Well-healed Buffalo Trace hunters have reason to lick chops.

Today, the Frankfort, Kentucky-based distillery drops its first Prohibition Collection, an ongoing limited edition annual release designed to recreate brands produced during the prohibition period of 1920 through 1933 by the George T. Stagg Distillery (todays Buffalo Trace). The five long-lost brands in this home bar enhancing wooden box set include Old Stagg, Golden Wedding, Three Feathers, Walnut Hill, and George T. Stagg Spiritus Frumenti. Each is a .375 liter “half” bottle, and the retail price of this collection is $1,000. Here is a quick breakdown of the whiskeys.

“Each of these brands disappeared slowly in the years after Prohibition, but they were integral to our survival. Without them, today, there would be no Buffalo Trace, Eagle Rare, or Weller bourbons. The Prohibition Collection is a tribute to these great whiskeys from our past.”

— Harlen Wheatley, Buffalo Trace Master Distiller

Old Stagg

Old Stagg was the flagship whiskey of the George T. Stagg (now Buffalo Trace) distillery during Prohibition. Today, Stagg and George T. Stagg from the Buffalo Trace Antique collection are bourbons, but this Old Stagg is marked “whiskey,” as it was in the days of yore. But like today’s Stagg brands, this recreation is bottled barrel-proof (66.2% ABV) and non-chill filtered.

How Does It Taste?

Buffalo Trace tasting notes report an oak and vanilla forward nose leading to a sweet palate balanced with leather and dark cherry notes, concluding with a vanilla finish.

Golden Wedding Rye Whiskey

Golden Wedding was a Pennsylvania rye produced by Schenley Distilling in 1869 at the Joseph S. Finch Distillery. The brand moved part of its production to the George T. Stagg distillery during Prohibition. It eventually moved North and was rebranded as a Canadian whiskey until it ceased production in the ’90s. This rye expression is obviously a throwback to the prohibition days, bottled at a robust 107 proof.

How Does It Taste?

A rye spice-dominant nose leads to a grainy, herbal palate flecked with dill pickle. The finish is spicy and smokey with a subtle banana note.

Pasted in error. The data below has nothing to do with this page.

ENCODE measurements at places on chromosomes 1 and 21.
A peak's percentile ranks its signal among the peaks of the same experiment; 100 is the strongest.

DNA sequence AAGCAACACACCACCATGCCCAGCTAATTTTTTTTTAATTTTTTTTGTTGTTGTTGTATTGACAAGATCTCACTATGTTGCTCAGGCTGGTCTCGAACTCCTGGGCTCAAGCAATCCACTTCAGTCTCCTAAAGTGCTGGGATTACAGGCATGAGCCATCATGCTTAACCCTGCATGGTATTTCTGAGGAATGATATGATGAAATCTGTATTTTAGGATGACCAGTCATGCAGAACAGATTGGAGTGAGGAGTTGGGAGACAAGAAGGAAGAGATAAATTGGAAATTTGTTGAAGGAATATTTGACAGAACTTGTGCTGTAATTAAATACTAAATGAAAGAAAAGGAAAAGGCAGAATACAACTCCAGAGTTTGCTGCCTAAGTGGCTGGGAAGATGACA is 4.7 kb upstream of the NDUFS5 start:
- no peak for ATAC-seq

Three Feathers

Three Feathers was introduced over 200 years ago as a luxury rye before becoming a bonded-in-bond blended whiskey in the early 20th century. Here, Buffalo Trace Master Blender Drew Mayville resurrects the blended and bonded-in-bond version.

How Does It Taste?

Expect vanilla and charred oak aromas followed by a fruit-forward, smokey, and caramel palate capped by a slight cocoa finish.

Walnut Hill Bourbon

Walnut Hill was bottled at George T. Stagg Distillery during Prohibition, whose production was overseen by then president Albert Blanton, for whom Blanton’s Single Barrel Bourbon is named. What’s in the bottle is a high rye bourbon bottled at a classic 90-proof.

How Does It Taste?

Citrus aromas mingle with corn and oak. Flavors include molasses, stone fruit, and vanilla, capped by a smokey, oaky finish.

George T. Stagg Distillery Spiritus Frumenti

Spiritus Frumenti is Latin for “Spirit of the Grain,” a common term used for medicinal whiskey during Prohibition. This wheated bourbon expression bottled at 55% ABV is in homage to the “Spiritus Frumenti” produced at George T. Stagg, whose medicinal superpowers were responsible for “curing” people throughout the land.

How Does It Taste?

Caramelized brown sugar aromas lead to fruity and floral flavors with cherry and oak. Wheat appears on the finish, along with vanilla and citrus fruit.

Spirits writers, marketers and designers are among the most influential forces in the spirits industry. Their opinions, ideas and creative talents inform and influence consumer perceptions and buying decisions. The John Barleycorn Society was started by a group of spirits journalists seeking to honor excellence in all facets of the industry. The journalists spent several years creating a comprehensive competition that became the John Barleycorn Awards. An elite team of authoritative and influential spirits journalists was selected to administer the flagship component of the Awards, a blind tasting competition destined to become the preeminent arbitrator of spirits taste, quality and character.